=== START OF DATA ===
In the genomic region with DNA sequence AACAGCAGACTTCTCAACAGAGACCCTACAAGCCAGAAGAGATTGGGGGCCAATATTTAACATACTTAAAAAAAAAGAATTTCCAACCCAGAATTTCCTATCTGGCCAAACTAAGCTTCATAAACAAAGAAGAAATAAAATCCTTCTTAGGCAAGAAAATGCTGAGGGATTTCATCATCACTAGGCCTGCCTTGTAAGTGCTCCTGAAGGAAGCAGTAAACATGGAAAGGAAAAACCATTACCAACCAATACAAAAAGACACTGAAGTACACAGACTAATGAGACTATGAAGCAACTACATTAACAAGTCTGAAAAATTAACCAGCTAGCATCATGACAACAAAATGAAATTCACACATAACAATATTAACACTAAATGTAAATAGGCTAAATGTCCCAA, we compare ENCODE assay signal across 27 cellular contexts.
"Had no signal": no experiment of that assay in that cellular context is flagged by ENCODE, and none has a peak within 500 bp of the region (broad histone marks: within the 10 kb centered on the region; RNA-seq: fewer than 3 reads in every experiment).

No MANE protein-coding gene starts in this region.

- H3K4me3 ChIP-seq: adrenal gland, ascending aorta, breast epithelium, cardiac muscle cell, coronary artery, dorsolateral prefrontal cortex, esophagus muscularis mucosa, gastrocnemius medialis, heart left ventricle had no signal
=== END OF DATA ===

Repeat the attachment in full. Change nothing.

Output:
In the genomic region with DNA sequence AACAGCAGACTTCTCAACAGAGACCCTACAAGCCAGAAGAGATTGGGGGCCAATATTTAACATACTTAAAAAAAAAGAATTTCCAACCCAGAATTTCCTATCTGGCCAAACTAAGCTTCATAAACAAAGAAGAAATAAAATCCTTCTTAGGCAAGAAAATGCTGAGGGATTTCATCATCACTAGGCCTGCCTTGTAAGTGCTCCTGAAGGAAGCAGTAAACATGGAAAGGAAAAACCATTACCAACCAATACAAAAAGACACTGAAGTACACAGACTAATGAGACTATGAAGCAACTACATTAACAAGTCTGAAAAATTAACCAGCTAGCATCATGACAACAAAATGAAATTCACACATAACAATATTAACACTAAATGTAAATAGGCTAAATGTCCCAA, we compare ENCODE assay signal across 27 cellular contexts.
"Had no signal": no experiment of that assay in that cellular context is flagged by ENCODE, and none has a peak within 500 bp of the region (broad histone marks: within the 10 kb centered on the region; RNA-seq: fewer than 3 reads in every experiment).

No MANE protein-coding gene starts in this region.

- H3K4me3 ChIP-seq: adrenal gland, ascending aorta, breast epithelium, cardiac muscle cell, coronary artery, dorsolateral prefrontal cortex, esophagus muscularis mucosa, gastrocnemius medialis, heart left ventricle had no signal